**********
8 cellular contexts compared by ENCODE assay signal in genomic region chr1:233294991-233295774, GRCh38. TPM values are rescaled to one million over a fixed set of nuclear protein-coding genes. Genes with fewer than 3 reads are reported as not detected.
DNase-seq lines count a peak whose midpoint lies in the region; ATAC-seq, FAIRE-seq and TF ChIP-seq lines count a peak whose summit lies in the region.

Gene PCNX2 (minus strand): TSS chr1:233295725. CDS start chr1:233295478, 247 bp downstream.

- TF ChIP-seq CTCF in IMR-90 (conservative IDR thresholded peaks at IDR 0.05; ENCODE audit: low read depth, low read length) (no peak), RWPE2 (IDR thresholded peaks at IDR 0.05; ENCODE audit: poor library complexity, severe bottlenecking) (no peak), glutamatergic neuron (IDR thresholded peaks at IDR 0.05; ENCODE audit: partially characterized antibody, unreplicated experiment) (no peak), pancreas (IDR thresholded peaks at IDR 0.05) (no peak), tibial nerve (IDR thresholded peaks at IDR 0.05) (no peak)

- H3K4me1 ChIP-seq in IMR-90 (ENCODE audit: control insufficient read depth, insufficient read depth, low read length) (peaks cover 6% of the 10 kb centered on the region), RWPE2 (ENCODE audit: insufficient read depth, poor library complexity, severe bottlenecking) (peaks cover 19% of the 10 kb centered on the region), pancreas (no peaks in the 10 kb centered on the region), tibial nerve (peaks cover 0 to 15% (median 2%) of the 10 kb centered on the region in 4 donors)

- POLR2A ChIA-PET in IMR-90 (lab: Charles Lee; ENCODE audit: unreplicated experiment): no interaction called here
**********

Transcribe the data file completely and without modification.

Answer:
8 cellular contexts compared by ENCODE assay signal in genomic region chr1:233294991-233295774, GRCh38. TPM values are rescaled to one million over a fixed set of nuclear protein-coding genes. Genes with fewer than 3 reads are reported as not detected.
DNase-seq lines count a peak whose midpoint lies in the region; ATAC-seq, FAIRE-seq and TF ChIP-seq lines count a peak whose summit lies in the region.

Gene PCNX2 (minus strand): TSS chr1:233295725. CDS start chr1:233295478, 247 bp downstream.

- TF ChIP-seq CTCF in IMR-90 (conservative IDR thresholded peaks at IDR 0.05; ENCODE audit: low read depth, low read length) (no peak), RWPE2 (IDR thresholded peaks at IDR 0.05; ENCODE audit: poor library complexity, severe bottlenecking) (no peak), glutamatergic neuron (IDR thresholded peaks at IDR 0.05; ENCODE audit: partially characterized antibody, unreplicated experiment) (no peak), pancreas (IDR thresholded peaks at IDR 0.05) (no peak), tibial nerve (IDR thresholded peaks at IDR 0.05) (no peak)

- H3K4me1 ChIP-seq in IMR-90 (ENCODE audit: control insufficient read depth, insufficient read depth, low read length) (peaks cover 6% of the 10 kb centered on the region), RWPE2 (ENCODE audit: insufficient read depth, poor library complexity, severe bottlenecking) (peaks cover 19% of the 10 kb centered on the region), pancreas (no peaks in the 10 kb centered on the region), tibial nerve (peaks cover 0 to 15% (median 2%) of the 10 kb centered on the region in 4 donors)

- POLR2A ChIA-PET in IMR-90 (lab: Charles Lee; ENCODE audit: unreplicated experiment): no interaction called here